Hello all! Yesterday I revealed the home office makeover I’ve been working on for months and today I wanted to share with you how I built the massive modern desk I designed. My husband previously had a L shaped desk and has mentioned to me numerous times that he wanted a “U” shaped desk. Of course, this presented itself as a challenge to me, so I had to make it happen. Take a gander through the project, but don’t worry I’m having some plans drawn up soon. Until then if you have questions ask away!
When I say “modern desk”, I mean I wanted it to have a 60ish, Don-Draper-y sort of feel. I was inspired by this amazing desk from my friend Iris Nacole. After deciding on the shape and style I talked to my husband about drawers and cabinets. Since his last desk looked like this all the time, he thought the cabinets and drawers were just places for things to collect and not be seen. So, he decided he didn’t want any. I did construct the top in a way that would allow for a drawer to be added later in case he changes his mind on this one.
I’ve used this craft board before on my home bar build and I love it, so I decided to go with it again. It’s constructed with a beautiful grain that makes it easy to get that butcher block look even if you don’t have the equipment to make it yourself. I love that the strips of wood are all a little different and it’s super smooth, but you can still see some grain and knots. Plus the edges look a lot nicer than plywood.
I started by measuring the space and finding the biggest sized boards I could find that would fit. I laid them out in a way that looked like it was going to work, allowing enough space for the chair to swivel around in the middle. I thought the front side could be a little smaller and the back a little longer, just to give it a little more interesting look.
I wanted the front to have that thick, box-y look so I originally thought I would do this with thick cubby-like shelves underneath. But, once I got to thinking about it, I thought 12″ might be too much for the space between your knees and the top of the desk. I started reading online and I was right, the distance needs to be 5″ at most. So, I decided to leave a longer space on either side and raise the middle up a bit. This way, he still has room to stack his papers and journal articles.
I constructed it all using a bunch of pocket holes wood glue. Have I mentioned I love my Kreg jig? Like I said before, Jamison from Rogue Engineer is going to be writing up some plans for this desk soon, so I’ll update then!
I used a 2×4 under the shorter part to add some support.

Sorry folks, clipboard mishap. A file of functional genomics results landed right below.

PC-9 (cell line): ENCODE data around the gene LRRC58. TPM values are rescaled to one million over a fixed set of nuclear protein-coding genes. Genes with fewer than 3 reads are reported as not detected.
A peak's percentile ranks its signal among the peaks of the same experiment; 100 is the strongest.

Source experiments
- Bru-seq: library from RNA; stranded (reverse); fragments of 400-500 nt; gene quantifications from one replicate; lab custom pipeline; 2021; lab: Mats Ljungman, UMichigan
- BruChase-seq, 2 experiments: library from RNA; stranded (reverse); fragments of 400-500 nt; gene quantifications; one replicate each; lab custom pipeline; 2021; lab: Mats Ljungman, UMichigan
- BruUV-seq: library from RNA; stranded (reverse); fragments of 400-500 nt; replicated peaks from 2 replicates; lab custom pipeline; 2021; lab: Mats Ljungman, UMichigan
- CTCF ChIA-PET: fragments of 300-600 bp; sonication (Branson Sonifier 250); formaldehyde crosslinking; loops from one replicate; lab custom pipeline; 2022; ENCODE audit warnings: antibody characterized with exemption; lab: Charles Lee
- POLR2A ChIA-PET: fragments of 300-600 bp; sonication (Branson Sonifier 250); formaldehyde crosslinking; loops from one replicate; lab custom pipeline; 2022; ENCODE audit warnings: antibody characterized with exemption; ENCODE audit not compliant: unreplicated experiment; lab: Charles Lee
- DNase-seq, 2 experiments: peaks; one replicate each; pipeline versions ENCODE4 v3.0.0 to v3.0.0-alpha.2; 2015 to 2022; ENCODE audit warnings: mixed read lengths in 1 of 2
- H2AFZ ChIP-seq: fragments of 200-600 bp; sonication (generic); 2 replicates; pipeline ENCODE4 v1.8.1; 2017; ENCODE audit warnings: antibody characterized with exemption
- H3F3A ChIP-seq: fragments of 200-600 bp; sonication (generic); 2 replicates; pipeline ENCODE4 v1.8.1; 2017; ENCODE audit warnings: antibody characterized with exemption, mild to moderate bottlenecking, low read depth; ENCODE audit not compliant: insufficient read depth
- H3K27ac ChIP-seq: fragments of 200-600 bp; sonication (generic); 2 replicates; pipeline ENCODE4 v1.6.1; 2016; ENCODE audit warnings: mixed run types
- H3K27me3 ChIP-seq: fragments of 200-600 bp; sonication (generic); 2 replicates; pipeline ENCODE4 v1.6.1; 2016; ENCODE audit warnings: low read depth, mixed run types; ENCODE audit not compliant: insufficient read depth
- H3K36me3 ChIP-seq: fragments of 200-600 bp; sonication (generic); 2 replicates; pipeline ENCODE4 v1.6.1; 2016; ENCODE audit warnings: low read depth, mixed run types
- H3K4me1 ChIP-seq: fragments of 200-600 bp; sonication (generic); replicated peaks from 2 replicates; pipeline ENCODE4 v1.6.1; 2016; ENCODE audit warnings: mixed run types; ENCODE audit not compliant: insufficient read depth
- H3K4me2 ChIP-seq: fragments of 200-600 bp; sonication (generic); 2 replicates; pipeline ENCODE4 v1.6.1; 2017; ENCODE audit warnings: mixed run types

Next I attached the bottom shelf of the shorter part.
Then I basically just laid the top on using pocket holes hidden underneath. I actually had trouble getting into the tight little space. In hindsight, I would build this whole desk upside down. But, since I was sort of figuring it out as I went, I had to work it out. I ended up getting a flexible drill bit holders to get back into the areas the drill was too big to get into.
Then I added some boards to give it a little more support. I cut the boards a little shorter to allow the cords from the computers to run inside the desk, but behind the support boards. I also thought these little support boards would be perfect if I wanted to add a drawer in later.
The last thing I did before staining was that I added some holes along the back side to hide all the cords from the monitors and lamp. I hate seeing cords. The cords now run down into those holes and behind the supports I added in the last step. I also stained it in Minwax Special Walnut.
Next, it was time to add the legs. I thought hairpin legs would look cool and help me achieve that modern desk look, but since I needed a lot of legs to hold this massive thing up, I couldn’t find any hairpin legs I could afford. So, I went with these some cheap wood legs. A lot of them – 14 to be exact!
I also bought some cheap attachment plates, and attached them to the bottom. I used 4 under each of the longer ‘cubby” spaces on both end. I put three legs in each of the other two corners. This is supportive enough, but still lets him roll all the way around in his chair under the desk.
I had to shave the leg parts under the cubby parts down a bit. I just took the screw out of the legs with some pliers and a towel, cut the legs down and then drilled a new hole, sanded it down and then reattached the screw with a wrench and nut. To get a similar look to the hairpin legs, I spray painted the legs black and then used a couple of coats of the protective coating.
I did have to call in some friends to help move the desk. It wasn’t too bad to move, but once we got it into the office, I had to attach all the legs and that part was a bit annoying. The guys had to stand and hold it while I got them all screwed in and leveled off. Because there is a total of 14 legs, that took a little time than anticipated.
So, I was able to get the stuff my husband wanted out of his new modern desk and the style I wanted. Success! And now I’m ready to move out of this office and onto the next room. Just have to decide what it is going to be.
Get all the details on the home office remodel HERE.
As always, thanks for following along!
Modern Desk DIY